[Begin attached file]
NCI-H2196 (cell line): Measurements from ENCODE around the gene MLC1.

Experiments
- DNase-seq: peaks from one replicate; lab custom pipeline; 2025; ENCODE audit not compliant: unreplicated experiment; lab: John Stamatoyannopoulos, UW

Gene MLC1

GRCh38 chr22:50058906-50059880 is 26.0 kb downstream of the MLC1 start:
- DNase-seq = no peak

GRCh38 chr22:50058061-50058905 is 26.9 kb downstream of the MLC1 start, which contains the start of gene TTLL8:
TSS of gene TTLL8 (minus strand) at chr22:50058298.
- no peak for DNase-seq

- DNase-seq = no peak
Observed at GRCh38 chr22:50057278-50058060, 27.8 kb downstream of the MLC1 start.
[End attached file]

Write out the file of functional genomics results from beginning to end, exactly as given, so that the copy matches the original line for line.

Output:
NCI-H2196 (cell line): Measurements from ENCODE around the gene MLC1.

Experiments
- DNase-seq: peaks from one replicate; lab custom pipeline; 2025; ENCODE audit not compliant: unreplicated experiment; lab: John Stamatoyannopoulos, UW

Gene MLC1

GRCh38 chr22:50058906-50059880 is 26.0 kb downstream of the MLC1 start:
- DNase-seq = no peak

GRCh38 chr22:50058061-50058905 is 26.9 kb downstream of the MLC1 start, which contains the start of gene TTLL8:
TSS of gene TTLL8 (minus strand) at chr22:50058298.
- no peak for DNase-seq

- DNase-seq = no peak
Observed at GRCh38 chr22:50057278-50058060, 27.8 kb downstream of the MLC1 start.